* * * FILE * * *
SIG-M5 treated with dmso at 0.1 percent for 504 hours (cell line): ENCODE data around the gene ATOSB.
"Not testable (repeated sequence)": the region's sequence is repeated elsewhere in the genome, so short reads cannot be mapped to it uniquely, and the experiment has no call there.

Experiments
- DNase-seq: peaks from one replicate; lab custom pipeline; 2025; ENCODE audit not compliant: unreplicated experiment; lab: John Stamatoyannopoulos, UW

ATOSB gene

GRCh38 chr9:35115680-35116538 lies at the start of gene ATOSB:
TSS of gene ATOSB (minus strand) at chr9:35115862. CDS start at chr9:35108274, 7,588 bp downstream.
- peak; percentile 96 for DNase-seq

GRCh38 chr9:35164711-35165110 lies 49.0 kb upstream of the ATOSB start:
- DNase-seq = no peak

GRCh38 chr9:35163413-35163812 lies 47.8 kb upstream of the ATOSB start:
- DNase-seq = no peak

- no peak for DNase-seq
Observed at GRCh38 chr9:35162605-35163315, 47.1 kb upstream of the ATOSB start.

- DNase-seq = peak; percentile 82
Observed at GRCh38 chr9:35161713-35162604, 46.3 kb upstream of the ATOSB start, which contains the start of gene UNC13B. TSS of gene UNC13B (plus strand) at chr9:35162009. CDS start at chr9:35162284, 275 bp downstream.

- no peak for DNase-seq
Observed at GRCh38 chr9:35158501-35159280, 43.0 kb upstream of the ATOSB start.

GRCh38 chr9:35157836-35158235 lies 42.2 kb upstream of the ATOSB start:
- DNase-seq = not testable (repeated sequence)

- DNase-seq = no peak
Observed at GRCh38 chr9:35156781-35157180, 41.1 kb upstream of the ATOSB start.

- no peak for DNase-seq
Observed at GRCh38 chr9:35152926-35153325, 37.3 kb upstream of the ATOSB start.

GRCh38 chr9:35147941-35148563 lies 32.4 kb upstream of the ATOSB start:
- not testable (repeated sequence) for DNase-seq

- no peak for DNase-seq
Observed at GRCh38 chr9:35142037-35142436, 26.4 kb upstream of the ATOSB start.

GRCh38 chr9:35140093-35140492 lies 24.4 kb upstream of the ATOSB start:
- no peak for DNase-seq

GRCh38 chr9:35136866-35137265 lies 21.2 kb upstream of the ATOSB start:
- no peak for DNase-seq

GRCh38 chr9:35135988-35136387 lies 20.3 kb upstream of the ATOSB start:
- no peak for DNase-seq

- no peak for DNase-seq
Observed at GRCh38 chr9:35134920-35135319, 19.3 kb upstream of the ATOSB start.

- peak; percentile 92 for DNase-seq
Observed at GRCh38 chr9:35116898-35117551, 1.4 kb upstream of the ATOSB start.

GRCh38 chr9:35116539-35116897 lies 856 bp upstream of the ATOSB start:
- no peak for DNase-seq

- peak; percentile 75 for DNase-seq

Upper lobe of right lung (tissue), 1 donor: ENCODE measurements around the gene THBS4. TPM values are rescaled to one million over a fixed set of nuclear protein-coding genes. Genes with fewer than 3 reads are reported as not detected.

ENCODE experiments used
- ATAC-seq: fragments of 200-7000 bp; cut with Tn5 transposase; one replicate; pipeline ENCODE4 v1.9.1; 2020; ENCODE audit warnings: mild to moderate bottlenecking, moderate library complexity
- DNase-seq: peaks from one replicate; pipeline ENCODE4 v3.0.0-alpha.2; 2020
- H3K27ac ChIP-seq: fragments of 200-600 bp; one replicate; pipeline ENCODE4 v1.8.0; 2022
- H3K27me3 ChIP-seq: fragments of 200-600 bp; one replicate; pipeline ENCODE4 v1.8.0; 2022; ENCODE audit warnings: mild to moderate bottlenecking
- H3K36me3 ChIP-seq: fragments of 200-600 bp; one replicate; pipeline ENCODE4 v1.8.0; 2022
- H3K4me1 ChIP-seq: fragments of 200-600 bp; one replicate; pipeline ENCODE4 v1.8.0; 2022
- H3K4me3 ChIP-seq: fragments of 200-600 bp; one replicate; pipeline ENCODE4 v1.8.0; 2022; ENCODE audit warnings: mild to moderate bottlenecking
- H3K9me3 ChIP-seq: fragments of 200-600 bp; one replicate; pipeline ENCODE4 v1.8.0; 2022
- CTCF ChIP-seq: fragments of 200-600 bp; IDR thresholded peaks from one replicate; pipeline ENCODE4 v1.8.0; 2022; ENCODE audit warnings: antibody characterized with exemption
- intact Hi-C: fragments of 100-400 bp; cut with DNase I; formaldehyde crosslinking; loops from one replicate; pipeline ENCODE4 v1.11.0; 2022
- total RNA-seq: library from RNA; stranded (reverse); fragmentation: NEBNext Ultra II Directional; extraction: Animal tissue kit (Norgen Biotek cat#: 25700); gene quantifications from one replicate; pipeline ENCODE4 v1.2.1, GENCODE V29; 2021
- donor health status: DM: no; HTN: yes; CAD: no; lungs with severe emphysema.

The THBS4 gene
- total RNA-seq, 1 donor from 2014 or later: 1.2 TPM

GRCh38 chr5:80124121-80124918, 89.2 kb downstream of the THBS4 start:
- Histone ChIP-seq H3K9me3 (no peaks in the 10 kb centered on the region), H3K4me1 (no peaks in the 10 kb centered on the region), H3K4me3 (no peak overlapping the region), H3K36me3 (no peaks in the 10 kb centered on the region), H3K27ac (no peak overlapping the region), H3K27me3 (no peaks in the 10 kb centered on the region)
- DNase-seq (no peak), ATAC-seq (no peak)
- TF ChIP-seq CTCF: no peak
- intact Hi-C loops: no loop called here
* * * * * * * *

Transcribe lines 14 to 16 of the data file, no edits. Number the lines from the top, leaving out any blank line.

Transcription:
Observed at GRCh38 chr9:35162605-35163315, 47.1 kb upstream of the ATOSB start.

- DNase-seq = peak; percentile 82
Observed at GRCh38 chr9:35161713-35162604, 46.3 kb upstream of the ATOSB start, which contains the start of gene UNC13B. TSS of gene UNC13B (plus strand) at chr9:35162009. CDS start at chr9:35162284, 275 bp downstream.